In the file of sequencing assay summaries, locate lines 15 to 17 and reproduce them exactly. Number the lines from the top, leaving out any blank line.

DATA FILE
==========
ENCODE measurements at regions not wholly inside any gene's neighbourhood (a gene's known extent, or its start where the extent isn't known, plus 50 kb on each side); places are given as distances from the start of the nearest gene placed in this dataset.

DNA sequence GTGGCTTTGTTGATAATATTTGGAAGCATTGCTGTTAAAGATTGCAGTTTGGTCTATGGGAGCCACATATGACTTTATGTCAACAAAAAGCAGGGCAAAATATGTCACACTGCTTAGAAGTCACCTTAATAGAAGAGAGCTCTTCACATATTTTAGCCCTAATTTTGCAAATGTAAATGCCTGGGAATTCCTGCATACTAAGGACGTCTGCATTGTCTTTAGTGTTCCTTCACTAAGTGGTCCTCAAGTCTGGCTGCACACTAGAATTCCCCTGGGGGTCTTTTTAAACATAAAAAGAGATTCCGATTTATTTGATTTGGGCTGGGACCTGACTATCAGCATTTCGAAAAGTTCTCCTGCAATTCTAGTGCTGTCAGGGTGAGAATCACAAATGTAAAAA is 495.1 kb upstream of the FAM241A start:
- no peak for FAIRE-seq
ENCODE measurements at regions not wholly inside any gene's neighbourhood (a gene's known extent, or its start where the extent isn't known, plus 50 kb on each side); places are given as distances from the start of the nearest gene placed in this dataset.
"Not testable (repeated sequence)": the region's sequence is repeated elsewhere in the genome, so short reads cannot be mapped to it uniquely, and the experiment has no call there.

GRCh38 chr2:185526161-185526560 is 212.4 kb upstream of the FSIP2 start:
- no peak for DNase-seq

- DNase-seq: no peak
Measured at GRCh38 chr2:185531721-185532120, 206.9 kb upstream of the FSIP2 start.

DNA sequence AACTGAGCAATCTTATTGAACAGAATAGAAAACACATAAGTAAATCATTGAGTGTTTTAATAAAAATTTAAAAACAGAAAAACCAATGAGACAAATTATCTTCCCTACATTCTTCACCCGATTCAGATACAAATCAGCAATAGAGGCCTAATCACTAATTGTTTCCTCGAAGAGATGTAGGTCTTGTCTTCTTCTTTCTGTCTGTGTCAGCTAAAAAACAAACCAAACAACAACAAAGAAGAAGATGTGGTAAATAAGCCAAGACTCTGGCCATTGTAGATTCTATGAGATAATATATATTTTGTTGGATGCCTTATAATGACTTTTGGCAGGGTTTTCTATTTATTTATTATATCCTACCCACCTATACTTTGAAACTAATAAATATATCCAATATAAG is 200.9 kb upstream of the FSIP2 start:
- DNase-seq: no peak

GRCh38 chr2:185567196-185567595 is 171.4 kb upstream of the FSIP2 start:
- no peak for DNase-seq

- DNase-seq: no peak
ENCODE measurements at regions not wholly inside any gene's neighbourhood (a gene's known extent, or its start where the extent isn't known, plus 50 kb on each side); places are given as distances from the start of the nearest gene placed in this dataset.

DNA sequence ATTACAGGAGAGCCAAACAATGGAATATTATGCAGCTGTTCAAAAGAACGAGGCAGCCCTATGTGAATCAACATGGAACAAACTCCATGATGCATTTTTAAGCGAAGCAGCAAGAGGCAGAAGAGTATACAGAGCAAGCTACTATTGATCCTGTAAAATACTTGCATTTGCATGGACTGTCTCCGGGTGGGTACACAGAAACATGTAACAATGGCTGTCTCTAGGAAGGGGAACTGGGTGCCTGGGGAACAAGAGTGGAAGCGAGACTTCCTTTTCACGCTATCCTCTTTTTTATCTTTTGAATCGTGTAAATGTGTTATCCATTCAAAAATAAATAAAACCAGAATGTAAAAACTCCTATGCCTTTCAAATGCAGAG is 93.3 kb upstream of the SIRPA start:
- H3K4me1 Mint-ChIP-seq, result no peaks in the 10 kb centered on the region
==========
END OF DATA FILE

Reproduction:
ENCODE measurements at regions not wholly inside any gene's neighbourhood (a gene's known extent, or its start where the extent isn't known, plus 50 kb on each side); places are given as distances from the start of the nearest gene placed in this dataset.

DNA sequence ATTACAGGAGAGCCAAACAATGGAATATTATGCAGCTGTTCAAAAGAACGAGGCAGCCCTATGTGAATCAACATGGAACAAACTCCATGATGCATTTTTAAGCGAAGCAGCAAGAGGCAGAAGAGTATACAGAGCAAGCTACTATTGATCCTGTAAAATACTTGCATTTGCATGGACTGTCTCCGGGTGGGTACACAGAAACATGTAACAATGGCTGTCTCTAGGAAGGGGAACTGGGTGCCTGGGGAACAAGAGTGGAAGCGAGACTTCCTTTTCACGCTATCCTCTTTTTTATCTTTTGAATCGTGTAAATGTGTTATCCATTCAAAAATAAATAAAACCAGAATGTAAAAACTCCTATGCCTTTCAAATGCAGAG is 93.3 kb upstream of the SIRPA start:
- H3K4me1 Mint-ChIP-seq, result no peaks in the 10 kb centered on the region